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Sunset Market Commentary


Global PMI’s took center stage today. The eurozone composite measure increased from 46.7 to 47.1 (vs 46.5 expected). The minor increase ended a 4-month decline which took the PMI from a solid 54.1 in April to current contraction levels. The EMU services PMI followed a similar path, gently rebounding from 47.9 to 48.4. The EMU manufacturing PMI stabilized around 43.4, marking the 15th consecutive <50 print. Details showed a further deterioration in the order situation with companies still reducing the stock of purchased goods. However, the destocking process may bottom out over the next few months in line with the worldwide trend, which is an important precondition for the expected recovery of the manufacturing sector at the beginning of 2024. Details of the services PMI showed shrinking business and orders as well, but companies keep hiring. Input and output prices keep rising and should remain top of mind at the ECB. Especially the risk of a wage-price spiral is high. S&P global, responsible for the PMI survey together with Hamburg Commercial Bank, estimates euro zone growth to have dropped by 0.4% Q/Q in Q3 based on the outcome of July/August/September PMI’s. On a national level, France significantly underperformed linked to a deterioration in the luxury goods business and services industry overall.

Markets were wrongfooted by the disappointing French data, published first. They sent German yields over 5 bps lower at the start of European trading. The move didn’t last though with markets recovering as Germany/EMU PMI’s bucked the French trend and with the huge US Treasury sell-off since Wednesday’s FOMC meeting in mind. At the time of writing, German yields add 0.5 bps (2-yr) to 3.5 bps (30-yr). The German 10-yr yield is again testing the cycle top at 2.77%. The German 30-yr yield exceeds 2.9% for the first time since end 2011. EUR/USD followed this intraday pattern, spiking to 1.0620, before rebounding to 1.0650. So far, key support at 1.0611/34 survives. US Treasuries take a breather after this week’s beating with yields 2 to 3 bps lower ahead of in line with consensus September US PMI’s. EUR/GBP tested 0.87 resistance as September UK PMI’s fell short of expectations. The composite gauge declined from 48.6 to 46.8 (vs 48.7) strengthening BoE Bailey’s dovish hold yesterday. UK Gilts outperform with Gilt yields falling up to 5 bps at the front end (2-yr). European and US stock markets test key support levels (EuroStoxx50: 4175, S&P 500: 4335, Nasdaq: 13162) , but avoid a drop lower for now.

News & Views

Governor Ueda spoke after the Bank of Japan this morning kept the policy rate unchanged at -0.1% and the 10-y yield target at 0%. The reason for doing so despite inflation turning out to be sticky well above the 2% target, is “Because we aren’t in a state where inflation accompanied by wage growth — sustainable and stable inflation — is in sight.” Ueda admitted price growth had been faster than expected but sticks to the view that it would start to slow more clearly in coming months. The ultra-easy monetary policy stance has pressured the Japanese yen against the likes of the euro and the dollar. The BoJ governor did not comment on recent moves but said that he was looking at the FX market closely and is in close communication with the government (which carries out FX interventions if they decide to). USD/JPY inches higher today to north of the 148 barrier. The 150 level at which interventions took place in October last year remains in clear sight.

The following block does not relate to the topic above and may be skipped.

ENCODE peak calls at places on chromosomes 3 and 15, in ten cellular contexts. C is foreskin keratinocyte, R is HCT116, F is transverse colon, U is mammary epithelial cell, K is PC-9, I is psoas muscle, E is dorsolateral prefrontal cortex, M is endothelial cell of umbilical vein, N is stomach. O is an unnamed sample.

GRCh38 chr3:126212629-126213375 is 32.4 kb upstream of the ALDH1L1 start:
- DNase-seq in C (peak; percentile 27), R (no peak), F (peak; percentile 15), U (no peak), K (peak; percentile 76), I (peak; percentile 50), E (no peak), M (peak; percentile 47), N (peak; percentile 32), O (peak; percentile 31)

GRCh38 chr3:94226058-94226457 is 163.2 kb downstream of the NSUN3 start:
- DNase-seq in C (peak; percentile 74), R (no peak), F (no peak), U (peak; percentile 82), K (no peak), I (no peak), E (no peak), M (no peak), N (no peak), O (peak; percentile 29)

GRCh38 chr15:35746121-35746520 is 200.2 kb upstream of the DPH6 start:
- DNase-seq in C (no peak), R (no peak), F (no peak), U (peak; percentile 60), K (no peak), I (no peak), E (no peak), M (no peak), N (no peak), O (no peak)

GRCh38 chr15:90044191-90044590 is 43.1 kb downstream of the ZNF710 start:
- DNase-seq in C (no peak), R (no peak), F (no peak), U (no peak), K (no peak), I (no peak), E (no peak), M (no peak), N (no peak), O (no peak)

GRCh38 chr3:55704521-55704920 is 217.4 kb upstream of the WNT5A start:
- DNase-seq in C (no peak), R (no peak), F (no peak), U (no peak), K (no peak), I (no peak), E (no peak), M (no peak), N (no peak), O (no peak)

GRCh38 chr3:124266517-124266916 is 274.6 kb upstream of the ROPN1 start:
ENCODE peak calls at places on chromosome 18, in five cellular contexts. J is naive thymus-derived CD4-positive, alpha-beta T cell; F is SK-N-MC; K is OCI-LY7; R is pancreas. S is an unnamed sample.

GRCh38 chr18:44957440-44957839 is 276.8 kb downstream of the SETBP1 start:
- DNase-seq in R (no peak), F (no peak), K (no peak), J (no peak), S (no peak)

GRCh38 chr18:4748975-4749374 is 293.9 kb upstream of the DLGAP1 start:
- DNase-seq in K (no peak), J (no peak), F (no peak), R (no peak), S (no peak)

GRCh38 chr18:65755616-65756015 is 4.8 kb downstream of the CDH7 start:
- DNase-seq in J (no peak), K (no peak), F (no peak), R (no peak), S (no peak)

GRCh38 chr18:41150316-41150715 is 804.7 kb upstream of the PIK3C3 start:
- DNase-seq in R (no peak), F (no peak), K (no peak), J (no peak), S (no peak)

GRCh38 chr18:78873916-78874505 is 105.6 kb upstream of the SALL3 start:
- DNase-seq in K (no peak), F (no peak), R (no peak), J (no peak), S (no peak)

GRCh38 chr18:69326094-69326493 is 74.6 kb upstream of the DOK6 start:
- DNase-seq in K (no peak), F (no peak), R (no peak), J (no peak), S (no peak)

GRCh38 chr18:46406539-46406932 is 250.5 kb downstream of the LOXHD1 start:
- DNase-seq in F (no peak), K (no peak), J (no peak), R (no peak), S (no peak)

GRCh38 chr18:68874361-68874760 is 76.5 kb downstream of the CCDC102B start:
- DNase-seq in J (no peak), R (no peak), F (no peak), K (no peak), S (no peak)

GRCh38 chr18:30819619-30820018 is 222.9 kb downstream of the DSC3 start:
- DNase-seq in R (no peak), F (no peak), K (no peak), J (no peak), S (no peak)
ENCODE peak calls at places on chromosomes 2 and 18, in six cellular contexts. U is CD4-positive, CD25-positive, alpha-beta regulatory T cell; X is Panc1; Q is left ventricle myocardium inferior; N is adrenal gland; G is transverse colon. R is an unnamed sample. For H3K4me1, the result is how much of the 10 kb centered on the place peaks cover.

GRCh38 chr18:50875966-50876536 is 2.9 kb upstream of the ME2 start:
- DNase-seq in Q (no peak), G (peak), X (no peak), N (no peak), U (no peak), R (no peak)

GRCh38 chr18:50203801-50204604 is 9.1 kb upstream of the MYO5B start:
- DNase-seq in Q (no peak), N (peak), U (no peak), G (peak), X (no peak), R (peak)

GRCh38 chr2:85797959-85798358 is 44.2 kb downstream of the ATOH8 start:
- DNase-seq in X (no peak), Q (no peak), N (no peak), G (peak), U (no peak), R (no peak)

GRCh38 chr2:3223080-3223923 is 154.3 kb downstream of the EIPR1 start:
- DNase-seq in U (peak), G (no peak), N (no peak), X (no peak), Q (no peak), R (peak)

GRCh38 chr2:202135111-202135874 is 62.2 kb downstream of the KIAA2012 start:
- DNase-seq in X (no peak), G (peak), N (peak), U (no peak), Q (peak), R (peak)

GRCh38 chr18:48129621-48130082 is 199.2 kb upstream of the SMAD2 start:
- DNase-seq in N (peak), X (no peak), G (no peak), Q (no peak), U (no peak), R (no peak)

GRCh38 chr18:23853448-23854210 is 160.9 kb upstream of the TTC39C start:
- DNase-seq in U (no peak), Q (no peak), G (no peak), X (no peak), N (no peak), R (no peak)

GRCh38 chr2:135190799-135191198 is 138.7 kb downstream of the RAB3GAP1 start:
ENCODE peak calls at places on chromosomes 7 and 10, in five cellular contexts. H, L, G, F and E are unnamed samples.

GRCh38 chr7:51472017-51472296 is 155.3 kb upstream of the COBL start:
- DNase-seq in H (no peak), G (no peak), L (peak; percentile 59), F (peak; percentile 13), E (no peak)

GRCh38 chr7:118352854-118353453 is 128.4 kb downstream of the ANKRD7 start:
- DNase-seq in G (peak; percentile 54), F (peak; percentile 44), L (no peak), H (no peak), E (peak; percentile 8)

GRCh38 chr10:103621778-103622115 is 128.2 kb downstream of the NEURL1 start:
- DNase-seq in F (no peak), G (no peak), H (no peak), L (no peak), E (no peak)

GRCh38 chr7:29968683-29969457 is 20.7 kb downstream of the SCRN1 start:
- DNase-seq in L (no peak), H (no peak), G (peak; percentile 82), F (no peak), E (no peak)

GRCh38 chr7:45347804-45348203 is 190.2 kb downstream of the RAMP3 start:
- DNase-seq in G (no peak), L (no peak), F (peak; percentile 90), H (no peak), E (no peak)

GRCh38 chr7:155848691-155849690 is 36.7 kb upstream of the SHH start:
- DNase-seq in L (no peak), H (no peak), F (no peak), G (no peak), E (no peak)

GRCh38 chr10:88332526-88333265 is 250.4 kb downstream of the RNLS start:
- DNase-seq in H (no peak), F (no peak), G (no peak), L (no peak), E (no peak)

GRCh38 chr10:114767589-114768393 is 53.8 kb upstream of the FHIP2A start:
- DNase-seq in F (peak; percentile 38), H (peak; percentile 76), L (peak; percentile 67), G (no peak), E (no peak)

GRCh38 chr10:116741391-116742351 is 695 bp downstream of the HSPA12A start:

Hungary’s minister for economic development Nagy said the central bank should avoid keeping interest rates too high as inflation slows. The former central bank deputy governor said that excessive real rates could hurt consumption and thwart Hungary’s recovery process. He forecasts CPI inflation to drop from 16.4% in August to below 10% in November and to 8% in December. This compares to a current shadow policy rate of 14%, which in all likelihood is to be lowered to 13% next week to match the regular base rate again. Nagy expects the economy to exit its now one-year long recession in Q3. The forint together with other CE currencies including the CZK and especially PLN strengthened today but pared gains after Nagy’s comments hit the screen. EUR/HUF is currently changing hands around 387.53, marginally down from an 388 open but higher than the 386 intraday low.

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This non-exhaustive information is based on short-term forecasts for expected developments on the financial markets. KBC Bank cannot guarantee that these forecasts will materialize and cannot be held liable in any way for direct or consequential loss arising from any use of this document or its content. The document is not intended as personalized investment advice and does not constitute a recommendation to buy, sell or hold investments described herein. Although information has been obtained from and is based upon sources KBC believes to be reliable, KBC does not guarantee the accuracy of this information, which may be incomplete or condensed. All opinions and estimates constitute a KBC judgment as of the data of the report and are subject to change without notice.

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